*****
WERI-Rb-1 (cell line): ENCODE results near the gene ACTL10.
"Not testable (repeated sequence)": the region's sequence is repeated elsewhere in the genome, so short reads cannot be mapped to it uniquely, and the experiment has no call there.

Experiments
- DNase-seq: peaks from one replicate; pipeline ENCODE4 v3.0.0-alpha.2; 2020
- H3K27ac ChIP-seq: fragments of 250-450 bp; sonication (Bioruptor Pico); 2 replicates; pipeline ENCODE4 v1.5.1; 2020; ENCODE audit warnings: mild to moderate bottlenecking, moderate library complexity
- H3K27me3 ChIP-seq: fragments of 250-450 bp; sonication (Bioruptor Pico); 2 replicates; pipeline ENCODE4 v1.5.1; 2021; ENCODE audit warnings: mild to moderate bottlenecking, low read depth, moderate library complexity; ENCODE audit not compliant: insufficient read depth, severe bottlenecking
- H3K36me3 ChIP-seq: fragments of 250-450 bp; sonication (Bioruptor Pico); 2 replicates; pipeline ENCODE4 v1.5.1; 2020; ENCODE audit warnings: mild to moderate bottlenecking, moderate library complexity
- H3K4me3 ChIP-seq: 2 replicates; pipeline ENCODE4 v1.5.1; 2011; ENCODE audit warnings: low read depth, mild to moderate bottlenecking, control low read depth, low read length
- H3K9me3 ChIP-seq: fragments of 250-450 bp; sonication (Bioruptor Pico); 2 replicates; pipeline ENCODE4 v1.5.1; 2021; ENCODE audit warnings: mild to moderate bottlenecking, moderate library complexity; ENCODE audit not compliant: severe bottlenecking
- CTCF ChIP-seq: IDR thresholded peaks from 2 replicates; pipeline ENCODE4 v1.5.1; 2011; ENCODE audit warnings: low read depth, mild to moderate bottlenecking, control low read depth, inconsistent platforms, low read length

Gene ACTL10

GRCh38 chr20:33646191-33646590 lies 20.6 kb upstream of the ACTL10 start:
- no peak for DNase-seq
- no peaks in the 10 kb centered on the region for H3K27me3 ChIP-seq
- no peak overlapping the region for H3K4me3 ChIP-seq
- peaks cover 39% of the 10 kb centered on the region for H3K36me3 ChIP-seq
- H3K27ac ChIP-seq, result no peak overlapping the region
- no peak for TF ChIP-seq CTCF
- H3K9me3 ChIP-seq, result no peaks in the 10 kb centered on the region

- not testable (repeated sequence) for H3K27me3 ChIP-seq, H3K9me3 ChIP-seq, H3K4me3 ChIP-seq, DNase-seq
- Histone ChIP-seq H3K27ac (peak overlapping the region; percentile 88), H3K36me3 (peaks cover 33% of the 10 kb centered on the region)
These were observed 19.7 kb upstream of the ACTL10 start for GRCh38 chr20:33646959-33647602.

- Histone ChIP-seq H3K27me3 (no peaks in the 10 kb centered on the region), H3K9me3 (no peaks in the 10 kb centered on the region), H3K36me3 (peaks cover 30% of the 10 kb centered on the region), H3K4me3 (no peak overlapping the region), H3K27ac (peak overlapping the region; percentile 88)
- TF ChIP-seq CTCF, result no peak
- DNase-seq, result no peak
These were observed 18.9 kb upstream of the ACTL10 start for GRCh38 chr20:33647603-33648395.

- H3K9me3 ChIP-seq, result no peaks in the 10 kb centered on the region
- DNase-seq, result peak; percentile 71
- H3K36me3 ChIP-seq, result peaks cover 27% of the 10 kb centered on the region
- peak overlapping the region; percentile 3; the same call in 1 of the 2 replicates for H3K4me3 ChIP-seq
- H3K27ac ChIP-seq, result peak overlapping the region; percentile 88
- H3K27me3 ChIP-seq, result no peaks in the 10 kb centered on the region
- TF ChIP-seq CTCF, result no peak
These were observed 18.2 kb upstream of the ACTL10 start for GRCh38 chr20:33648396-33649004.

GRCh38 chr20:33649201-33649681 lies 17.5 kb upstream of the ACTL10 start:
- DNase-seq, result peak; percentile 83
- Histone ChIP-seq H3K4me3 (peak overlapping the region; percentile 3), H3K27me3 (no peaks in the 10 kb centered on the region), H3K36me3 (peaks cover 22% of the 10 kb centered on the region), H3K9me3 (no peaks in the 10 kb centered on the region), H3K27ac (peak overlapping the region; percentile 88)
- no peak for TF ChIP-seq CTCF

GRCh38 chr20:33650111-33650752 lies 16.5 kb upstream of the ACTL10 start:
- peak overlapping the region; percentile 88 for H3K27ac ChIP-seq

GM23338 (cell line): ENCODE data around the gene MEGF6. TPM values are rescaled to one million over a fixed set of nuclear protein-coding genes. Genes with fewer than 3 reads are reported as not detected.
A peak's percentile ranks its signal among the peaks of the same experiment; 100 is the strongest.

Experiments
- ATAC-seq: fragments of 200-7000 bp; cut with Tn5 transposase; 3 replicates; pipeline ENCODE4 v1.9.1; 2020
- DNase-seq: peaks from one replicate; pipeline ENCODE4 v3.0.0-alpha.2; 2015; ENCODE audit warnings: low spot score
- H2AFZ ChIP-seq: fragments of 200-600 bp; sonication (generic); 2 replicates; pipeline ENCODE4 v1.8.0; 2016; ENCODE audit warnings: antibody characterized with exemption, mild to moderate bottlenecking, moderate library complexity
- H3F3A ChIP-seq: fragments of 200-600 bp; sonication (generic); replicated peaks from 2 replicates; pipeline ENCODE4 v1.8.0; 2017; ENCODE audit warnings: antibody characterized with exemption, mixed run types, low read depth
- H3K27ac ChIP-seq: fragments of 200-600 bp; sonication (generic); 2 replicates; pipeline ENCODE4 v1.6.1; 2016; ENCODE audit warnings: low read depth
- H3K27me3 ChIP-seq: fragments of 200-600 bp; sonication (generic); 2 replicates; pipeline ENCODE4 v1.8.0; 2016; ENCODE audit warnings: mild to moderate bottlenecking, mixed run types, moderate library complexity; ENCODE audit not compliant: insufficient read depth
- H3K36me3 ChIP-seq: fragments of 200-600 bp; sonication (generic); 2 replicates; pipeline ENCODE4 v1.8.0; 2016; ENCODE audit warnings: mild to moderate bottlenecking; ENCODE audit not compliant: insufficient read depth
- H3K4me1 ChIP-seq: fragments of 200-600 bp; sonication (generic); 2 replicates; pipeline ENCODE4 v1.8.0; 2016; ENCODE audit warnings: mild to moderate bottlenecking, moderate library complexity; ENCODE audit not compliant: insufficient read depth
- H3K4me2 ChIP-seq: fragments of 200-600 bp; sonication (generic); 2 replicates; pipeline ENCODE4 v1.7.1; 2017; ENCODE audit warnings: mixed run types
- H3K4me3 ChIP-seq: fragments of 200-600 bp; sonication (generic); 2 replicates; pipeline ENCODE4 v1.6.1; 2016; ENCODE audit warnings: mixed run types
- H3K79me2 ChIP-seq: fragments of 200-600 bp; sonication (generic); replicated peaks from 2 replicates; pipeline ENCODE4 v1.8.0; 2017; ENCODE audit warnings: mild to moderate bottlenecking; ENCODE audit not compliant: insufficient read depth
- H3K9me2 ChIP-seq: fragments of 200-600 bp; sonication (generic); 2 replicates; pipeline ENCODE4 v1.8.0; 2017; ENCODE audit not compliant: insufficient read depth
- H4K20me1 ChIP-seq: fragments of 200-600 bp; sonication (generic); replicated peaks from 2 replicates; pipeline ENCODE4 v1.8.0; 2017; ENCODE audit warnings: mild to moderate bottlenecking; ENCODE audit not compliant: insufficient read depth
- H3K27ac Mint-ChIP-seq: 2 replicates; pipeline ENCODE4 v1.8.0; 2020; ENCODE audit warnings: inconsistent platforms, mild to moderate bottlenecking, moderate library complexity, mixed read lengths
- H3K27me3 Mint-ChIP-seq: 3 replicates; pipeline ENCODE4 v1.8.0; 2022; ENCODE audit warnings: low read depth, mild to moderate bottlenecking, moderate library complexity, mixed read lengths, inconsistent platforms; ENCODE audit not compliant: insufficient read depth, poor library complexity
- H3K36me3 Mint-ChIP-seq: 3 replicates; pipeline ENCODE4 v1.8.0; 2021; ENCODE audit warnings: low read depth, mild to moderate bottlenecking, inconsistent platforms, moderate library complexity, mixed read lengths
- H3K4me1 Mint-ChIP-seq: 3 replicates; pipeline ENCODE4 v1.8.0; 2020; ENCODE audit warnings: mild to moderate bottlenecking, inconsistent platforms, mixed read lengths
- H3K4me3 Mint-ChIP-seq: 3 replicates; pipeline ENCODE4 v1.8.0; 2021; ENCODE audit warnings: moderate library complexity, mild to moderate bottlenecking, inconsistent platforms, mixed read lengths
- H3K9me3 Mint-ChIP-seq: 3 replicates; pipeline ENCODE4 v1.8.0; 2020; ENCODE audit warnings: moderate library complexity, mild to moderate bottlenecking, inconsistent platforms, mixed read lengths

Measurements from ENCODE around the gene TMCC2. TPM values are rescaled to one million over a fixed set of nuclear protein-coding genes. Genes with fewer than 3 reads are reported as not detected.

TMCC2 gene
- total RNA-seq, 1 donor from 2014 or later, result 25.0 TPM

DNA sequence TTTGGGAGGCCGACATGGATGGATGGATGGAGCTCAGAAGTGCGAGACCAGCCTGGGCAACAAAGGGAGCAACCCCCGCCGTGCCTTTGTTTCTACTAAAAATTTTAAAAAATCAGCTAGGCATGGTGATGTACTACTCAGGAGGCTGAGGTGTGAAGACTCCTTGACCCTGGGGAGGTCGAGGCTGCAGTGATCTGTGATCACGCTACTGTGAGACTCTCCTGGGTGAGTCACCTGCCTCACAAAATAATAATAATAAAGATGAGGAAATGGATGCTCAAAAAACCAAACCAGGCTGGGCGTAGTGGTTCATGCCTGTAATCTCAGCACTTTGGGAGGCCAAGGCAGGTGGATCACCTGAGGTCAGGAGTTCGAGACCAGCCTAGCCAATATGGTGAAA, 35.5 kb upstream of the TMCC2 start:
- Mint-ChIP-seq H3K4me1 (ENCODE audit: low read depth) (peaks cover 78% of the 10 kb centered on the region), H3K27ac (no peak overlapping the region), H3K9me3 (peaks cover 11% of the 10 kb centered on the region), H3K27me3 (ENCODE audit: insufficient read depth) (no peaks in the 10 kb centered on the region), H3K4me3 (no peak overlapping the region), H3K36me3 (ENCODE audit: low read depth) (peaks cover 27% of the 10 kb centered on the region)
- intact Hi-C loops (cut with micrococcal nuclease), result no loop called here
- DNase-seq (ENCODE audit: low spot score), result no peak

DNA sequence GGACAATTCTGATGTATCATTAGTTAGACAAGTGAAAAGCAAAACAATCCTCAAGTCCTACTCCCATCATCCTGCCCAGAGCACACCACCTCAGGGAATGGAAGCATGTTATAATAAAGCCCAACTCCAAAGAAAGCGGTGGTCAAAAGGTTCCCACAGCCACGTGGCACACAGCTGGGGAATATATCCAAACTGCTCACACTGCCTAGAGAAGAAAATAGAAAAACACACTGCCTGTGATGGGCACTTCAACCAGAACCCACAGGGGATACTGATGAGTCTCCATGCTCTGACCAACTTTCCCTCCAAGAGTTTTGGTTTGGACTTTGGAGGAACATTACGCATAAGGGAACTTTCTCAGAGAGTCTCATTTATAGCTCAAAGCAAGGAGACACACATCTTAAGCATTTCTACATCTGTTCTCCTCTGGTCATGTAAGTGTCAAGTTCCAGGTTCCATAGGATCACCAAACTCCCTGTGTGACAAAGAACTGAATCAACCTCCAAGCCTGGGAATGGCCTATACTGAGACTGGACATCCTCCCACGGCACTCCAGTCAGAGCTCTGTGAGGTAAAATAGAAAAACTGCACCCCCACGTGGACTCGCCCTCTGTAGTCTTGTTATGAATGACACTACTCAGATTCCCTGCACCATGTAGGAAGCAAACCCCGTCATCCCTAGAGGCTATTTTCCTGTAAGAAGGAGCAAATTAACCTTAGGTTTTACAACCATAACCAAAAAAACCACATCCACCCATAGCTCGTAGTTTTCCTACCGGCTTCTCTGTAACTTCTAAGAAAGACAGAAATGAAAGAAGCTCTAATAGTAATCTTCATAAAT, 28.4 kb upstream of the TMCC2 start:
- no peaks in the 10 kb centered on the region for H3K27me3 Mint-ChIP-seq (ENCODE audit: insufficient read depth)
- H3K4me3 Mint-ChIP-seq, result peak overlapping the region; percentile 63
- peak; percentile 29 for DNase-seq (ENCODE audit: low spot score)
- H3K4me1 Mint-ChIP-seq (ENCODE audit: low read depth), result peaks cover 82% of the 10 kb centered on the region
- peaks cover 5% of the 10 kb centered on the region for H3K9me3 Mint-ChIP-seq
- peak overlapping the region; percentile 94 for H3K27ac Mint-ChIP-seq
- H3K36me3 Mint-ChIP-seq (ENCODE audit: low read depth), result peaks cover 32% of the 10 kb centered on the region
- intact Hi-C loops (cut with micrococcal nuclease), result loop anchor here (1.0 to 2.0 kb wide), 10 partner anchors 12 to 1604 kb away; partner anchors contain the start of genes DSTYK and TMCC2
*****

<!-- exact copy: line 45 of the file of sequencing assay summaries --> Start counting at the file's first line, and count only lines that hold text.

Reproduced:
- DNase-seq: peaks from one replicate; pipeline ENCODE4 v3.0.0-alpha.2; 2015; ENCODE audit warnings: low spot score